Published: Sat, February 10, 2018
Money | By Hannah Jacobs

Martin Schulz exits coalition in bid to stave off revolt

Martin Schulz exits coalition in bid to stave off revolt

The pitch is created to appeal to his party's 464,000 members before they vote on the deal, which is the final hurdle the SPD needs to pass before the government can be formed. They feel instead a time in opposition could revive the party who have been polling at an historic low.

Now, the demoralized SPD is hoping that the 47-year-old Nahles can lead the centre-left party on a revival path after a series of election humiliations plunged it into an identity crisis.

If it's approved by Social Democratic members, she can keep governing from the political center with a partner she knows well.

The head of the Social Democrats' youth wing, who is campaigning against the new coalition, said party members should give up fighting about who does what job and concentrate on debating whether the party enters the government. Then, the party could hardly stake a credible claim to field the next chancellor, and would also have ruled out joining a coalition government, leaving electors to puzzle over the point of voting SPD. That result will be announced on March 4.


"Dissatisfaction is very strong among grassroots CDU members", he said.

The coalition deal must be approved by the Social Democrats' 463,000 rank-and-file members, many of whom bristle at the prospect of enabling yet another star turn for Merkel in Germany and overseas.

Schulz has turned down the post of the foreign minister under increasing pressure from his own party, because of his earlier pledge that he will not become part of the cabinet headed by Angela Merkel.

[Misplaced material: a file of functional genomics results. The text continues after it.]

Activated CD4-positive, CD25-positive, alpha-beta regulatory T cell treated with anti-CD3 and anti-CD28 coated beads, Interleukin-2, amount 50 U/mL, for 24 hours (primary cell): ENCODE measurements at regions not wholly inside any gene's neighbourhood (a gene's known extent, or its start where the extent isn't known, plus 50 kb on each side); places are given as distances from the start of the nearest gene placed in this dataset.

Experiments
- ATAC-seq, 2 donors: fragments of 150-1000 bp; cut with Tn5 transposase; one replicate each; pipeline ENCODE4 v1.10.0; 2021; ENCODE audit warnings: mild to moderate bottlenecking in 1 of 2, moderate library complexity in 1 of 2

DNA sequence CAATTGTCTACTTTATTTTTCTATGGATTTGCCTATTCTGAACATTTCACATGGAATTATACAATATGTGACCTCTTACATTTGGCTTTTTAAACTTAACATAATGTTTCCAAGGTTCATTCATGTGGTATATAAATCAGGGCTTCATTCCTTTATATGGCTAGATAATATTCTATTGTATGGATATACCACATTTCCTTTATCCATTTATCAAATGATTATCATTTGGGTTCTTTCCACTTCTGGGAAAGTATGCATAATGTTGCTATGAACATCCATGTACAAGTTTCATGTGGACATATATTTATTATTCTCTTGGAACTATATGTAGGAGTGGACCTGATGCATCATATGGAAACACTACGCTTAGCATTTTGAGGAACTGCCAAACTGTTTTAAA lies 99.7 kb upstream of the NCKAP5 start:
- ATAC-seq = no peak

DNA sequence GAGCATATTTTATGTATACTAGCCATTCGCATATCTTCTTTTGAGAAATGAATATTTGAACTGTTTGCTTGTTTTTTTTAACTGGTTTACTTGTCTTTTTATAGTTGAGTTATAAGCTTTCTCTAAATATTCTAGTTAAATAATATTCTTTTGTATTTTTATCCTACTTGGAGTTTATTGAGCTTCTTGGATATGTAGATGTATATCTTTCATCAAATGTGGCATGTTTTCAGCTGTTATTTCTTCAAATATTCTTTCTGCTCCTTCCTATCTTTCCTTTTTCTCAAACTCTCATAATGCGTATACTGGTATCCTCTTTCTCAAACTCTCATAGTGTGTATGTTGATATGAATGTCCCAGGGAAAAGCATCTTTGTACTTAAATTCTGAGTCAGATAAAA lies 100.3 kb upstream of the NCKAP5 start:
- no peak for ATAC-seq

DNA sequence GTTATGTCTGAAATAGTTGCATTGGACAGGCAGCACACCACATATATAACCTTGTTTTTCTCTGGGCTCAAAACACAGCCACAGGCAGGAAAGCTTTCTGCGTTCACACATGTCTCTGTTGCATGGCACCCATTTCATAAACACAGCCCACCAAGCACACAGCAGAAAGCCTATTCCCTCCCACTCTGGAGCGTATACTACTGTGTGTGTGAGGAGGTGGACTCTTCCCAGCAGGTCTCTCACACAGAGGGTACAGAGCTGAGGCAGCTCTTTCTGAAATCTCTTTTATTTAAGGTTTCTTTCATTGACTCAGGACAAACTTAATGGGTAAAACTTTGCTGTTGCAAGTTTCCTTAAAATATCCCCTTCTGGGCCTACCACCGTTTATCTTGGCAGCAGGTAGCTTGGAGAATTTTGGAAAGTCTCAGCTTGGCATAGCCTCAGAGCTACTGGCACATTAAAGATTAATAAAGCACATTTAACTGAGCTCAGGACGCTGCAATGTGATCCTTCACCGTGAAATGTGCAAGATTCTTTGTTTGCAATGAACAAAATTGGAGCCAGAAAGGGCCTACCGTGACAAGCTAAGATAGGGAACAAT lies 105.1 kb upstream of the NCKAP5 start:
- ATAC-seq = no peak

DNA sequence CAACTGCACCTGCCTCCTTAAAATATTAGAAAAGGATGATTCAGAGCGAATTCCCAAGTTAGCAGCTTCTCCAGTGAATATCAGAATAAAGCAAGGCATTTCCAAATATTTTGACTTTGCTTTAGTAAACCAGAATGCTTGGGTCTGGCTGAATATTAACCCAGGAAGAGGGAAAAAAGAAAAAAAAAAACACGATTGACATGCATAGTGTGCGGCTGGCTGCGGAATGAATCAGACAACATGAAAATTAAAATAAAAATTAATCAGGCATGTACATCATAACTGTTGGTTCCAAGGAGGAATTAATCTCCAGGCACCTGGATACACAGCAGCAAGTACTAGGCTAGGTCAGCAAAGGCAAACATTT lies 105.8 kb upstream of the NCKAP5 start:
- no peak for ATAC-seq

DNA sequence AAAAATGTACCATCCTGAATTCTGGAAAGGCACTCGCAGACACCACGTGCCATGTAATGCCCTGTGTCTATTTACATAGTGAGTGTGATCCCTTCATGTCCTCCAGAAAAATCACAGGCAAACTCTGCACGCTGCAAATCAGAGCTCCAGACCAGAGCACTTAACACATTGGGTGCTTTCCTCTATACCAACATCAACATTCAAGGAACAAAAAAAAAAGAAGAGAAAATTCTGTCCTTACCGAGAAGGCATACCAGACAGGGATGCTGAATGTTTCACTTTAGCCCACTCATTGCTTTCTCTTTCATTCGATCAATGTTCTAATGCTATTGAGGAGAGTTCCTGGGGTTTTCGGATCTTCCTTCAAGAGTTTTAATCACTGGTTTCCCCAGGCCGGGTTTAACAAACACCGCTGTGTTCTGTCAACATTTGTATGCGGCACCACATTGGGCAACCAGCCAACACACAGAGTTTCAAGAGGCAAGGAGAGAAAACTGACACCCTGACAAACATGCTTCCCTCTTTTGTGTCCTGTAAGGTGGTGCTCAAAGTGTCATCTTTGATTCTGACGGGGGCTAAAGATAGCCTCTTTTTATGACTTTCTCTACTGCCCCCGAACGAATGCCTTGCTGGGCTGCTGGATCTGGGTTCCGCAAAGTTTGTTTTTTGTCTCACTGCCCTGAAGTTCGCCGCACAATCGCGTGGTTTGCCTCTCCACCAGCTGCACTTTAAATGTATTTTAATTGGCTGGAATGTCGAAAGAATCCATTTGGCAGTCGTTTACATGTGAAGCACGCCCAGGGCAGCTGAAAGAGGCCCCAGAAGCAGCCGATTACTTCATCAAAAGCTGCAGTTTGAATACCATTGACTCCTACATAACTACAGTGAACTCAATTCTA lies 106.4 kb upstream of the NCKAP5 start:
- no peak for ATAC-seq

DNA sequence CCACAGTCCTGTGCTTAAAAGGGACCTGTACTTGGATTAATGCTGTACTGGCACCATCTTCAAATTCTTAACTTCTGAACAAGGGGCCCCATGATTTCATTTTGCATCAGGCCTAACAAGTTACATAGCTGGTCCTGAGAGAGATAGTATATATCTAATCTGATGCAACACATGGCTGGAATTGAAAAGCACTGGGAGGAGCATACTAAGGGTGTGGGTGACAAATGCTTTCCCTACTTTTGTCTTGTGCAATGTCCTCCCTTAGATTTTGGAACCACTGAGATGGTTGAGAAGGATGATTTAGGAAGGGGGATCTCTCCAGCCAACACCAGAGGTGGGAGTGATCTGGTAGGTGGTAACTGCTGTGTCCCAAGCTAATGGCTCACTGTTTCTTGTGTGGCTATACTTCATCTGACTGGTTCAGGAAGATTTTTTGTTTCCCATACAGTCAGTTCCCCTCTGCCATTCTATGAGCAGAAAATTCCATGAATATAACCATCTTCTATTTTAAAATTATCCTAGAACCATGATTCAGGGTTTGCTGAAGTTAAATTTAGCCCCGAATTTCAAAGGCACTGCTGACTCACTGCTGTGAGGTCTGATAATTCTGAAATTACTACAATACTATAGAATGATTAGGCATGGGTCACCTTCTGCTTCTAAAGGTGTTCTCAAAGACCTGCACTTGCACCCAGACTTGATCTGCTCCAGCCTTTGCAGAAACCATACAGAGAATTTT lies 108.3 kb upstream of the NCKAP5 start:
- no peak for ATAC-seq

German newspaper headlines were full of the protests of outgoing Foreign Minister Sigmar Gabriel, at his removal from government - he was furious at Schulz apparently "breaking his word" by taking on this key ministry himself rather than allowing Gabriel to stay in post.


Seehofer said on Wednesday he was pleased with the deal, especially as he had managed to secure a now expanded Interior Ministry, giving the CSU control over immigration, an area on which he has clashed with Merkel.

The perception among SPD activists that Schulz had constructed a life raft from the wreckage of an election disaster led many analysts to predict that the party's rank and file membership would not authorise the coalition deal sealed just two days ago.

So where does this leave Germany, and its relationship with the UK?

In a reminder of how indispensable Berlin has become to European affairs, the ill temper in Germany was not matched in other capitals, where news of a prospective end to four months of uncertainty was greeted with relief.


Merkel, too, appears near the end of her tenure, with no great clarity about her successor's identity (smart money is on Saarland state premier Annegret Kramp-Karrenbauer).

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